Jurgen Klinsmann Comments on Expectations for Team USA at 2018 World Cup

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Jurgen Klinsmann Comments on Expectations for Team USA at 2018 World Cup
Laurence Griffiths/Getty Images

With the United States playing in its first friendly after the World Cup on Wednesday, facing the Czech Republic in Prague, it's hard not to look back both on what the team accomplished this summer and what it might achieve in the future.     

Jurgen Klinsmann was certainly doing just that. The USMNT manager shared his thoughts with Arlo White of NBCSN on the team's World Cup in Brazil and what it'll be aiming to accomplish in Russia four years from now, via Joe Prince-Wright of Pro Soccer Talk:

I would have loved to go further. Ending the tournament in an extra-time thriller against Belgium might be exciting for all of the people watching on TV and in the stadium, but really, on the losing side it's no fun. And I was left with that feeling, once again, that if you get out of the best group in the World Cup you should go further than just the round of 16.

And then he raised the stakes, adding, "This is our goal going toward Russia, not to stop in the round of 16, maybe to not stop in the quarterfinals. We have four years to prepare this cycle. Our goal is going to a semifinal in a World Cup. That means a lot of work, a lot of competition, a lot of grinding."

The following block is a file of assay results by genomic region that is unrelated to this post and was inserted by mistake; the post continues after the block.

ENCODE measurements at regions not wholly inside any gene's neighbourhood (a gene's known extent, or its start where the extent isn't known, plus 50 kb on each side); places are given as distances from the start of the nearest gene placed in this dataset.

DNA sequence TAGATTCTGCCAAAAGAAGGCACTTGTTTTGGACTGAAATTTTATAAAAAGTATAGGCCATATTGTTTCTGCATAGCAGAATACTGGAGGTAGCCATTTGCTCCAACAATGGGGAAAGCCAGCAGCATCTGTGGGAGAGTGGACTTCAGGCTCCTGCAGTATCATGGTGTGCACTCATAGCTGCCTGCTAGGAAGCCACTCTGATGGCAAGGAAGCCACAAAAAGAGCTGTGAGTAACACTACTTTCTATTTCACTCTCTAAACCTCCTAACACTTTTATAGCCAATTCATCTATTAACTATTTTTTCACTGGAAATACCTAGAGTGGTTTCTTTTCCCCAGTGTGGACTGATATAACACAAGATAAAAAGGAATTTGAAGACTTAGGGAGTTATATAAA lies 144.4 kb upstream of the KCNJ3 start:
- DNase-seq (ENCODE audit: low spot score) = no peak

You can listen to his full comments below:

Obviously, Klinsmann is shooting for the stars here, and why not? While many from the team that went to Brazil likely won't be traveling to Russia in four years, there is a combination of a solid foundation of veteran players with an exciting generation of younger players set to star in 2018.

Michael Bradley and Fabian Johnson will be 30 by then and likely still playing key roles. Jozy Altidore will be 28. The young guns who went to Brazil (Aron Johannsson, DeAndre Yedlin, Julian Green, Mix Diskerud and John Anthony Brooks) will all be in their primes. If Gedion Zelalem and Junior Flores choose to play for the United States—all indications are that Flores will play for the United States in the future—they could give the team a major boost in the attack. Joseph Gyau is another player to watch.

Still, there will be skepticism about Klinsmann's comments. Grant Wahl of Sports Illustrated found out as much:

You can't blame folks for perhaps not sharing the manager's optimism. After all, the United States isn't a traditional power in world football, and reaching the semifinals in the modern game would be the most impressive showing from the country in its international history. Most folks were pleased to escape a tough group this season.

But for Klinsmann and company, that type of result is no longer good enough. The manager is raising the expectations for the USMNT. Whether the Americans can live up to those lofty goals is another thing entirely.

 

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